Tags abbreviated audio, audio book, blog, FOR THE HELL OF IT, interview, Jo Anna Perrin, narration, Xe Sands
Xe Sands has more than a decade of experience bringing stories to life through narration and performance. From poignant young adult fiction to powerful first-person narrative, Sands’ characterizations are rich and expressive and her narrations evocative and intimate. She recently won an AudioFile Earphone Award for her narration of The Sweet Relief of Missing Children by Sarah Braunstein.
Xe can be found on the web at:www.xesands.com
About Audio Books:
AA/JP: How did you get your start in audio books?
XS: Well, I did not come to narration and VO via traditional avenues of performing arts (theatre, film, radio, etc). I came to it through years of reading to my daughter, time spent connecting to the text and bringing it to life for her. Along the way, I developed a passion for and delight in narrating and character development and eventually realized that I wanted to pursue it professionally.
Of course, once I figured out that I wanted to do this, I wanted to do it RIGHT NOW. Luckily, it doesn’t always work that way – and I do mean that. No matter how much raw talent you have, there are nuances to narration as with any performing art, nuances that benefit from practice and coaching. So, initially, I applied that drive to volunteer efforts through Librivox.org, a deeply rewarding and educational experience. A few years later, I was granted an artistic scholarship, which I used to attend one of Pat Fraley’s phenomenal audiobook narration workshops. Shortly afterward, I began working with my coach, Carrington MacDuffie, and eventually attended the Audiobook Publishers Association Conference (APAC). APAC led to many wonderful connections with publishers and other narrators, one of whom introduced me to the lovely folks at Tantor Audio. And here I am!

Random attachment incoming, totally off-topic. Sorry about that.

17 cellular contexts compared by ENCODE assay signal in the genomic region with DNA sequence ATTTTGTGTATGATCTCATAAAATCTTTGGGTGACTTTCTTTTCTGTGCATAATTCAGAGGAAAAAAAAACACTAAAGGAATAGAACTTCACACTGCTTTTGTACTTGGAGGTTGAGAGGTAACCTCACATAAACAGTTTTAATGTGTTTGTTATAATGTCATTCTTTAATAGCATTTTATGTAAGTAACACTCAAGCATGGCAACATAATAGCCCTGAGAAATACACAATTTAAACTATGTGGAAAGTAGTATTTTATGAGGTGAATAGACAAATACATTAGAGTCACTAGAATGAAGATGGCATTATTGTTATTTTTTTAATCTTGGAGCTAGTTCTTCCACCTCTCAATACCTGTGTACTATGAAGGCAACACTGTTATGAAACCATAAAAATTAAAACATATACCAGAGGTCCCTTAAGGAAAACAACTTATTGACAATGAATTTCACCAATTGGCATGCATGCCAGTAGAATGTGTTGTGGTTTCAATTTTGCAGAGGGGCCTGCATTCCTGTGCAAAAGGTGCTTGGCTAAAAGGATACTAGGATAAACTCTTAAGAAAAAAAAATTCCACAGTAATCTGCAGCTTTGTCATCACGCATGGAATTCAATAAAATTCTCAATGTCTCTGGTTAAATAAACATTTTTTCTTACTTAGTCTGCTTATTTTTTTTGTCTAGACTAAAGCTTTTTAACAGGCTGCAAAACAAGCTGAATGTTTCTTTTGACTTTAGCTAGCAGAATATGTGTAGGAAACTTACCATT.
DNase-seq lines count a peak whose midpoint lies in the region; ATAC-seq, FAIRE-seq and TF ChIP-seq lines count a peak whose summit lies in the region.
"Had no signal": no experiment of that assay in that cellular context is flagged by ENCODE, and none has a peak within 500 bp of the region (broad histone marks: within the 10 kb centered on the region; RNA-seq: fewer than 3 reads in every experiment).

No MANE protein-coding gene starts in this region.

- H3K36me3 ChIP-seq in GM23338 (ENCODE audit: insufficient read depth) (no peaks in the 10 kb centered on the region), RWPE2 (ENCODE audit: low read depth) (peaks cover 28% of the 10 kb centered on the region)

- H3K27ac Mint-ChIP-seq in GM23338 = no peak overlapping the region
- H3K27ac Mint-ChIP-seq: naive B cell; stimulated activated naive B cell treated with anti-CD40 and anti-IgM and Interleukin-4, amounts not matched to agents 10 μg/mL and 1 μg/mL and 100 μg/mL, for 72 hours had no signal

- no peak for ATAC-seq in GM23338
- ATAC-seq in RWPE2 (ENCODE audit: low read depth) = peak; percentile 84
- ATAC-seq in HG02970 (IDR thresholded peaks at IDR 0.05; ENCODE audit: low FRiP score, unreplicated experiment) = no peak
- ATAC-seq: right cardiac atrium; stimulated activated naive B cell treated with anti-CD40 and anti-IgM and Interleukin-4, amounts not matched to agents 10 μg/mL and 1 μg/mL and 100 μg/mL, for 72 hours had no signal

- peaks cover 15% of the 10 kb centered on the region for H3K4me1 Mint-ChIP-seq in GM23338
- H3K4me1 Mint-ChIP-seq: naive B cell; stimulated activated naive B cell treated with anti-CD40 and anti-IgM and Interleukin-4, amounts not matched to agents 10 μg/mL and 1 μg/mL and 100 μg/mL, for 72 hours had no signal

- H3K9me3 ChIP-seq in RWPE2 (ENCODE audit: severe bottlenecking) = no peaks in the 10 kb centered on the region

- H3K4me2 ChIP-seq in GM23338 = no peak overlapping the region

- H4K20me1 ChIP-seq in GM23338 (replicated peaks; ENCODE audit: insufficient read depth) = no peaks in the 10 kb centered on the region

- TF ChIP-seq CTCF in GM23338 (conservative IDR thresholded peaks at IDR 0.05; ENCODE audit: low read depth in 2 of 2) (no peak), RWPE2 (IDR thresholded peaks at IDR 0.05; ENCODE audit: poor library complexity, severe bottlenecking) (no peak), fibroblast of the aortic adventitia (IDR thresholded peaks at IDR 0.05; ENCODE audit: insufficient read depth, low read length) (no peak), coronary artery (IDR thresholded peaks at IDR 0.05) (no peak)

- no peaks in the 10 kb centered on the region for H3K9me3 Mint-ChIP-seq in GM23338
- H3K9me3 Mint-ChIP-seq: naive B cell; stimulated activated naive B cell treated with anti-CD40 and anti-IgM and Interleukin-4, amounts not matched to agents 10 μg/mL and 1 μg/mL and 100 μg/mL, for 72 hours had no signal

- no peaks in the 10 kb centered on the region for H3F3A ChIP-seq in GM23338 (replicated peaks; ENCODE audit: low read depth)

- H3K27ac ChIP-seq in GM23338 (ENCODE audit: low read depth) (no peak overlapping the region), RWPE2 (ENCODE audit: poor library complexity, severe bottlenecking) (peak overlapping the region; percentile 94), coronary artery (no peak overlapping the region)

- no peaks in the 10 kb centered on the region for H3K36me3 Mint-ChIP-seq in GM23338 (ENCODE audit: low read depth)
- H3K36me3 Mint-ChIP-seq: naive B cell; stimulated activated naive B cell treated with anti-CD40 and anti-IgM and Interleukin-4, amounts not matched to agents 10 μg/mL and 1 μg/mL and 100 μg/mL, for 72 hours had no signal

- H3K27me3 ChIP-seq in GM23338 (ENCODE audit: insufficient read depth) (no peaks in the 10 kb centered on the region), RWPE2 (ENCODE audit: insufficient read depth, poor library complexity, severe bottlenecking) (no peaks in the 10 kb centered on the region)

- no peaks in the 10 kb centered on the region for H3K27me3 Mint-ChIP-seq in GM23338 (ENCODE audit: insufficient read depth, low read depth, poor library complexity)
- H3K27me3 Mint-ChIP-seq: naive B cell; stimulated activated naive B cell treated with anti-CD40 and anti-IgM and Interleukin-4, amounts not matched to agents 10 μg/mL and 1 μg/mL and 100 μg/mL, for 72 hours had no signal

AA/JP: What is your preparation for recording?
XS: Well, first I read the book through, making notes on pronunciation, characterization, accents, etc and also trying out character voices and narration pacing. Next, I contact the publisher (or author, depending on the protocol) with questions on pronunciation or characterization (and seek out accent guidance, if necessary). If I have time, I let the book “sit” with me – let the story become part of my background while I focus on other things. When it’s time to hit the studio, I go back to the rough character work and pacing I originally envisioned and determine what does/doesn’t work. Then it’s time to just hit record and go for it.
AA/JP: Do you have a favorite/s among the narrations that you’ve done up until this point?
XS: Hmm, that’s difficult to answer as there are always pieces of each project that I really enjoy. It’s a bit of a tie between The Sweet Relief of Missing Children and Three Days to Dead. I’ll gush about Sweet Relief shortly. Three Days to Dead has, in addition to some hilarious lines, three scenes that simply turn you inside out when you read/hear them. After each of them, I had to take a break from the booth before continuing. And the first-person POV enhances the effect of such scenes.
AA/JP: Which title so far has been the most demanding for you?
XS: Well, each holds its own set of challenges of course…but The Sweet Relief of Missing Children wins. It has over 30 characters and by far the most challenging subject matter and emotional weight of the books I’ve narrated. The writing is simply gorgeous, which makes the emotional impact of the read even more brutal. I’ve read it several times, and with each read comes new connections to the characters, a different interpretation and a different take on how to present it. It was challenging to separate myself as a narrator from my experience as a reader, and to pick the appropriate approach for the audio. But it is exactly those challenges that make what I do so personally rewarding.